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Coronavirus

COVID-19: New Immigration Rules Crack Open Japan’s Closed Door

These are first steps with some good news for students and business travelers with institutional support in Japan, but how fast it will move is yet unknown and tourism still not allowed.

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Challenges, surprises and delights on entry to Japan.

In early December 2021, when the highly contagious Omicron variant started spreading globally, Japan slammed its border shut. In fact, except for the first months of the pandemic, it adopted a harsher border policy than during previous infection waves. 

The country would essentially remain closed to all non-Japanese citizens other than existing residents. 

Among the many stranded travelers were an estimated 150,000 international students who had enrolled in Japanese universities, but never made it into Japan after the borders closed in March 2020. Also affected were business people, foreign specialists and technical interns, the term used for foreign nationals who work on farms, in fishing, food processing, hotels, nursing homes or other industries faced with a serious labor shortage. 

Japan Immigration Bureau

Japan’s isolationist approach was in tune with only a few other countries, such as China and Hong Kong. Australia and New Zealand  ーwhich previously had some of the strictest border rules, stopping even their own citizens from returning homeー have recently reversed their two year long isolation. 

RELATED: New on COVID-19: Australia’s ‘Hermit Kingdom’ Rejoins the World

The Japanese government has been a lot more cautious. In the wake of criticism by industry leaders and academics it has now relaxed some of the entry rules. However, its general policy to ban most new entries has not changed. Tourists still remain shut out. 

Nevertheless, there is some welcome positive news going into effect from March 2022

Vietnamese students, some of whom hope to come to Japan, learn Japanese in Vietnam.

Raised Cap on Daily Entries

In a first sign of hope, the current limit on arrivals at the Japanese border, capped to 3,500 (roughly the passenger load of 17 airplanes), has been raised to 5,000 from March 1.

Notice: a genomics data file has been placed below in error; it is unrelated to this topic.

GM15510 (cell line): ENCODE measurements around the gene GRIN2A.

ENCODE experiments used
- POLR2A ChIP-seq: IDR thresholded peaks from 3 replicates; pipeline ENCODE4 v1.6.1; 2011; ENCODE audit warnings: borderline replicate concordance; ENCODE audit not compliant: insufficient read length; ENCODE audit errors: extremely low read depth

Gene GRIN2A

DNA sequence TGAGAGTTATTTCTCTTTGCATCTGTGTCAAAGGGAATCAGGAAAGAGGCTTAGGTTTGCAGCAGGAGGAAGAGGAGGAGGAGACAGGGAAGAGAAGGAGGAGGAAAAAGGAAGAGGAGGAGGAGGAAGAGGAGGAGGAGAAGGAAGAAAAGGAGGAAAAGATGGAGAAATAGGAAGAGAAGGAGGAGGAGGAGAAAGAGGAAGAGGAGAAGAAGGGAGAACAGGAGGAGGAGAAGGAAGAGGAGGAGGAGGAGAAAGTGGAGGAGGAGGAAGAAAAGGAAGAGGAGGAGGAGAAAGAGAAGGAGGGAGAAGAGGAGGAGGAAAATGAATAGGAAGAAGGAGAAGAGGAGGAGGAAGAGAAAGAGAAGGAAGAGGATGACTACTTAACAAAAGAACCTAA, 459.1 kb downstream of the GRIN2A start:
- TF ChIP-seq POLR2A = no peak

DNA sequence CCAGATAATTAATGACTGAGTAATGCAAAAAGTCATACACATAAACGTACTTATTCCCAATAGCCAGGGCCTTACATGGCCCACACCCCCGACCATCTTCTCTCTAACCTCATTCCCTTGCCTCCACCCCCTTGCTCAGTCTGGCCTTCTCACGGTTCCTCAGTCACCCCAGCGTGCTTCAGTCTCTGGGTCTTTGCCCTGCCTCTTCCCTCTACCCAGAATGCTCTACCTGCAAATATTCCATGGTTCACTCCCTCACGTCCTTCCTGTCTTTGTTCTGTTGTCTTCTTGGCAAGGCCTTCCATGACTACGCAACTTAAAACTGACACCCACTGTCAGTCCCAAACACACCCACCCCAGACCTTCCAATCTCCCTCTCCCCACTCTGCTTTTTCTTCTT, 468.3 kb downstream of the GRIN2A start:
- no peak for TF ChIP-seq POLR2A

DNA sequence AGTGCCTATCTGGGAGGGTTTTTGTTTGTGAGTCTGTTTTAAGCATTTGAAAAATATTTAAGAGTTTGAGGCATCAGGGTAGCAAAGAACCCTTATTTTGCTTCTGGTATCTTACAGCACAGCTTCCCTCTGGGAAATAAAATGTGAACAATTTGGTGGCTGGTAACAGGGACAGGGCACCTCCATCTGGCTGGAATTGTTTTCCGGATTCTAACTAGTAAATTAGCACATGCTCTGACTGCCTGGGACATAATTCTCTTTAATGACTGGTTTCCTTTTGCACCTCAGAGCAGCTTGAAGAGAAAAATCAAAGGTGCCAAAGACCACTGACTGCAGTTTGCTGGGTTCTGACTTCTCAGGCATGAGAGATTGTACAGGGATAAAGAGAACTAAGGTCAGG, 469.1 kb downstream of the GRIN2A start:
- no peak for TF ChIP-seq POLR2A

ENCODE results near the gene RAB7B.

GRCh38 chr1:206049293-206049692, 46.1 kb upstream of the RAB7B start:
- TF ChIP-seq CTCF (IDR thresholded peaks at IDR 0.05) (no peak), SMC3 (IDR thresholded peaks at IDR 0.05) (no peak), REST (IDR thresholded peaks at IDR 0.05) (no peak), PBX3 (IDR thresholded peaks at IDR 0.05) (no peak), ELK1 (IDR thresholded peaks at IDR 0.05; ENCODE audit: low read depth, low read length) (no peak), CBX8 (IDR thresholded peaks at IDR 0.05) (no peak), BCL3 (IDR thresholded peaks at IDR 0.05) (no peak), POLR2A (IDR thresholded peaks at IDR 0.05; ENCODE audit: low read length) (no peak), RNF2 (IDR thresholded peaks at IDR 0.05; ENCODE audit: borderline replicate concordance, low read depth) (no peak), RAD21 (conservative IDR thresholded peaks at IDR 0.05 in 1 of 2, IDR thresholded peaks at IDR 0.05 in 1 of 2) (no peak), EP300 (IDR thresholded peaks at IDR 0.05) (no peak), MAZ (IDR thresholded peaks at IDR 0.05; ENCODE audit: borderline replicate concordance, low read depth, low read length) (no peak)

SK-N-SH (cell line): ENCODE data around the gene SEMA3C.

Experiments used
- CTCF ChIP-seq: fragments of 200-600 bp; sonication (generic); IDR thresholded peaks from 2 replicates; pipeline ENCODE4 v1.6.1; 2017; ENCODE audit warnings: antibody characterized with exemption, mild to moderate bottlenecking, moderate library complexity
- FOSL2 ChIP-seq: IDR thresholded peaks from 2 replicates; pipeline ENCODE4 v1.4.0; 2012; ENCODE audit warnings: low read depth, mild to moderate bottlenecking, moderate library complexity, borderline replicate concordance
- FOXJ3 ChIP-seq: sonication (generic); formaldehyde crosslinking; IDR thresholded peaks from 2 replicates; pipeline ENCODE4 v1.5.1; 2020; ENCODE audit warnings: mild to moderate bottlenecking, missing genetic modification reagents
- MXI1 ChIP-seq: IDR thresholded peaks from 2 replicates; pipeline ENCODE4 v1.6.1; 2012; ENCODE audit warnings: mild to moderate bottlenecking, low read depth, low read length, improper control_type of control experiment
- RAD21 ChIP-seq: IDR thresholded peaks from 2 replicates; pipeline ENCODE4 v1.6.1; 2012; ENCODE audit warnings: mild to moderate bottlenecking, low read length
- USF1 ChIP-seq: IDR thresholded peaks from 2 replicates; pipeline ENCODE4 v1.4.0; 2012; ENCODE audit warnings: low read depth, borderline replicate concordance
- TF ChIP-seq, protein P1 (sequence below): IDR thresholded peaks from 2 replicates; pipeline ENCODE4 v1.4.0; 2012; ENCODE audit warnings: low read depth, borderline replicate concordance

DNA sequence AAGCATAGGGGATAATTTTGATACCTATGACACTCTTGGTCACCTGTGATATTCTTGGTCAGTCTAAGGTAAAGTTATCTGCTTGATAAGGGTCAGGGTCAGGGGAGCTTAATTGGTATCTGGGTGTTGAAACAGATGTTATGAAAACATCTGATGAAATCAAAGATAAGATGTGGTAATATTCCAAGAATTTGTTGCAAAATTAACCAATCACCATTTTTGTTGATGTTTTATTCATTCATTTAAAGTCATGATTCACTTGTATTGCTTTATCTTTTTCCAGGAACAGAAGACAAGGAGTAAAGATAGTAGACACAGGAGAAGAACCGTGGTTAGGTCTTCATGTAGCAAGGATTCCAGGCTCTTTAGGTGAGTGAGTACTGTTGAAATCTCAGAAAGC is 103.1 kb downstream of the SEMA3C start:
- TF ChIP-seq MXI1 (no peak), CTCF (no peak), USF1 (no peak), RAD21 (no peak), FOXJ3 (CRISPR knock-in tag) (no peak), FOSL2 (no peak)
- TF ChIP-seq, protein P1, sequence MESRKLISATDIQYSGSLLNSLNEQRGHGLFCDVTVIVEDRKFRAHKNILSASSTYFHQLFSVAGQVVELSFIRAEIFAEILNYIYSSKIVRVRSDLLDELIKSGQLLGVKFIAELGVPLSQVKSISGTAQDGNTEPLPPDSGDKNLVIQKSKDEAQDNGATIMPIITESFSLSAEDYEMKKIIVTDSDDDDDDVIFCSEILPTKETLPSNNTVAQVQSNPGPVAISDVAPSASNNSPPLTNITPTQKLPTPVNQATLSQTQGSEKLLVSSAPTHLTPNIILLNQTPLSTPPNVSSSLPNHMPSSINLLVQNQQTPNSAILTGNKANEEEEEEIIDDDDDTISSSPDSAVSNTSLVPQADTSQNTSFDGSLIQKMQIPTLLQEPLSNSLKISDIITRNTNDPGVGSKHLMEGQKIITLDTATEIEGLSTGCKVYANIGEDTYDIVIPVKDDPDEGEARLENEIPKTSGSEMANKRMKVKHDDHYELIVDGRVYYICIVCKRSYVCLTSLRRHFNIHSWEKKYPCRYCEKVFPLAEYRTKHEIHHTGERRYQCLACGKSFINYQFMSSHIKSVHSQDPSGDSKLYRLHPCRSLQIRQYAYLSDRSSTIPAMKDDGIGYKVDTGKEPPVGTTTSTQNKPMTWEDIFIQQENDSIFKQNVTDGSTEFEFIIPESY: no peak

Vaccination Status Matters

One of the biggest changes is that starting on March 1, Japan will distinguish between vaccinated and non-vaccinated travelers. This is a significant step for a country that was previously disinterested in vaccination status upon entry and has not adopted any kind of vaccination passport to use domestically. 

Fully vaccinated travelers coming from high risk countries can isolate at home for seven days. This period can be shortened to three full days with a negative covid-test on day three. 

Fully vaccinated arrivals from low risk countries have no quarantine obligation whatsoever.  

Fully Vaccinated Means Three Shots

An arriving person only qualifies as vaccinated with proof of three shots. And the vaccines used need to have been approved by Japan. 

Currently, there are only four approved shots: The COVID-19 vaccine from Pfizer, Moderna, Astra-Zeneca and Johnson & Johnson. Plus, the only recognized third shots are for Moderna and Pfizer.  

Pfizer logo on vaccine vials. REUTERS/Dado Ruvic
Vaccine vials with Moderna logo. REUTERS/Dado Ruvic/Illustration

What If You Don’t Have the Right Shots

Travelers arriving in Japan with only two vaccination doses or less will be qualified to enter as non-vaccinated. 

Non vaccinated people from high risk countries are still in for a 3-day government managed hotel quarantine. Unvaccinated entrees from low risk countries have to self-quarantine at home for seven days, but can shorten this to three days with a test on day three after arrival. 

The number of countries which are on the three-day mandatory government managed hotel quarantine list has been significantly reduced ー to only 37 as of the time of publication, according to the Japanese government website

Quarantine notice . (Photo by Peter Tasker.)

Travelers arriving from Britain, Egypt, France, Germany, Italy, Sweden, Denmark, Nepal, Norway, Pakistan and Uzbekistan, who are not triple vaccinated with a Japanese approved vaccine, have their mandatory quarantine period cut from six days to three days for those who are unvaccinated.